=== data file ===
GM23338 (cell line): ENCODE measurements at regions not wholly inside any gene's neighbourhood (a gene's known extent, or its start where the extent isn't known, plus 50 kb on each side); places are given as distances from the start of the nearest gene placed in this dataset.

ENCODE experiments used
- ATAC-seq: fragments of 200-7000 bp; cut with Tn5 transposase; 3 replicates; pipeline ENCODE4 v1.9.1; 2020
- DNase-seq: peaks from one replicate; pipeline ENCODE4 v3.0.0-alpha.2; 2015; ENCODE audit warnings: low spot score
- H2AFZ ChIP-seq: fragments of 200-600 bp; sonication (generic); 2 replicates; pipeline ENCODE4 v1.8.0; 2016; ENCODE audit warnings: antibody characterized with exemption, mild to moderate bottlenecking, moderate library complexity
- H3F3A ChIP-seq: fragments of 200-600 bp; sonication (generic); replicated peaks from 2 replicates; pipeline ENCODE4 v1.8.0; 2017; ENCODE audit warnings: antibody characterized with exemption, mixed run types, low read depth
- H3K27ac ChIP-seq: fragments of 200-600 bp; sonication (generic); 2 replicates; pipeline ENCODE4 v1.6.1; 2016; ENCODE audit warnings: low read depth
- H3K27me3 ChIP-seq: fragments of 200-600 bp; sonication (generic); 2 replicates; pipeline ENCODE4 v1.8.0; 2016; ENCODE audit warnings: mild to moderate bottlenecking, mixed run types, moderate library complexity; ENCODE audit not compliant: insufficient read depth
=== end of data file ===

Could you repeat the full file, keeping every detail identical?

GM23338 (cell line): ENCODE measurements at regions not wholly inside any gene's neighbourhood (a gene's known extent, or its start where the extent isn't known, plus 50 kb on each side); places are given as distances from the start of the nearest gene placed in this dataset.

ENCODE experiments used
- ATAC-seq: fragments of 200-7000 bp; cut with Tn5 transposase; 3 replicates; pipeline ENCODE4 v1.9.1; 2020
- DNase-seq: peaks from one replicate; pipeline ENCODE4 v3.0.0-alpha.2; 2015; ENCODE audit warnings: low spot score
- H2AFZ ChIP-seq: fragments of 200-600 bp; sonication (generic); 2 replicates; pipeline ENCODE4 v1.8.0; 2016; ENCODE audit warnings: antibody characterized with exemption, mild to moderate bottlenecking, moderate library complexity
- H3F3A ChIP-seq: fragments of 200-600 bp; sonication (generic); replicated peaks from 2 replicates; pipeline ENCODE4 v1.8.0; 2017; ENCODE audit warnings: antibody characterized with exemption, mixed run types, low read depth
- H3K27ac ChIP-seq: fragments of 200-600 bp; sonication (generic); 2 replicates; pipeline ENCODE4 v1.6.1; 2016; ENCODE audit warnings: low read depth
- H3K27me3 ChIP-seq: fragments of 200-600 bp; sonication (generic); 2 replicates; pipeline ENCODE4 v1.8.0; 2016; ENCODE audit warnings: mild to moderate bottlenecking, mixed run types, moderate library complexity; ENCODE audit not compliant: insufficient read depth